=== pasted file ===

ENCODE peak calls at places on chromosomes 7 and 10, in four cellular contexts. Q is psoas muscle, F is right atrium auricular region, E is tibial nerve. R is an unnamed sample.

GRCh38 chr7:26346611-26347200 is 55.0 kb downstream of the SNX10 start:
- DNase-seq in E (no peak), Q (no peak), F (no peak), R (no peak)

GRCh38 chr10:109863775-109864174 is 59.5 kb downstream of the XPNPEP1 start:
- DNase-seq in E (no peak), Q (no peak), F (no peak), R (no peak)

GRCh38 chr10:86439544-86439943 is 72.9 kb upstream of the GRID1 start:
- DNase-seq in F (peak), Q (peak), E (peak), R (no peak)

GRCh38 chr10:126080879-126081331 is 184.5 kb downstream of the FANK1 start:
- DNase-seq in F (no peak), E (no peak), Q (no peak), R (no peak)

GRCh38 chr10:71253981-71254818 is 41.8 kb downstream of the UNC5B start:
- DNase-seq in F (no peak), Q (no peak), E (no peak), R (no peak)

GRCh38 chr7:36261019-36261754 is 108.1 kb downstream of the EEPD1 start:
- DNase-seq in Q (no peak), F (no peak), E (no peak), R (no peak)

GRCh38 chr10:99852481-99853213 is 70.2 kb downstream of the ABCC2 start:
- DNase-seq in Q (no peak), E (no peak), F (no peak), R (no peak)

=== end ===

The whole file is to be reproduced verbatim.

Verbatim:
ENCODE peak calls at places on chromosomes 7 and 10, in four cellular contexts. Q is psoas muscle, F is right atrium auricular region, E is tibial nerve. R is an unnamed sample.

GRCh38 chr7:26346611-26347200 is 55.0 kb downstream of the SNX10 start:
- DNase-seq in E (no peak), Q (no peak), F (no peak), R (no peak)

GRCh38 chr10:109863775-109864174 is 59.5 kb downstream of the XPNPEP1 start:
- DNase-seq in E (no peak), Q (no peak), F (no peak), R (no peak)

GRCh38 chr10:86439544-86439943 is 72.9 kb upstream of the GRID1 start:
- DNase-seq in F (peak), Q (peak), E (peak), R (no peak)

GRCh38 chr10:126080879-126081331 is 184.5 kb downstream of the FANK1 start:
- DNase-seq in F (no peak), E (no peak), Q (no peak), R (no peak)

GRCh38 chr10:71253981-71254818 is 41.8 kb downstream of the UNC5B start:
- DNase-seq in F (no peak), Q (no peak), E (no peak), R (no peak)

GRCh38 chr7:36261019-36261754 is 108.1 kb downstream of the EEPD1 start:
- DNase-seq in Q (no peak), F (no peak), E (no peak), R (no peak)

GRCh38 chr10:99852481-99853213 is 70.2 kb downstream of the ABCC2 start:
- DNase-seq in Q (no peak), E (no peak), F (no peak), R (no peak)